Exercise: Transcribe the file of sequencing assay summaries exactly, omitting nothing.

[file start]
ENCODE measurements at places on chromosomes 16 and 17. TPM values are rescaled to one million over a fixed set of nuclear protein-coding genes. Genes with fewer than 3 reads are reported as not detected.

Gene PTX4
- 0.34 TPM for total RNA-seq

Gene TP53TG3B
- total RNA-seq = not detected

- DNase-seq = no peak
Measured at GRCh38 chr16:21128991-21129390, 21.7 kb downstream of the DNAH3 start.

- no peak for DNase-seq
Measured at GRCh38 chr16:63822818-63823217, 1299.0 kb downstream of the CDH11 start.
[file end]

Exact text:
ENCODE measurements at places on chromosomes 16 and 17. TPM values are rescaled to one million over a fixed set of nuclear protein-coding genes. Genes with fewer than 3 reads are reported as not detected.

Gene PTX4
- 0.34 TPM for total RNA-seq

Gene TP53TG3B
- total RNA-seq = not detected

- DNase-seq = no peak
Measured at GRCh38 chr16:21128991-21129390, 21.7 kb downstream of the DNAH3 start.

- no peak for DNase-seq
Measured at GRCh38 chr16:63822818-63823217, 1299.0 kb downstream of the CDH11 start.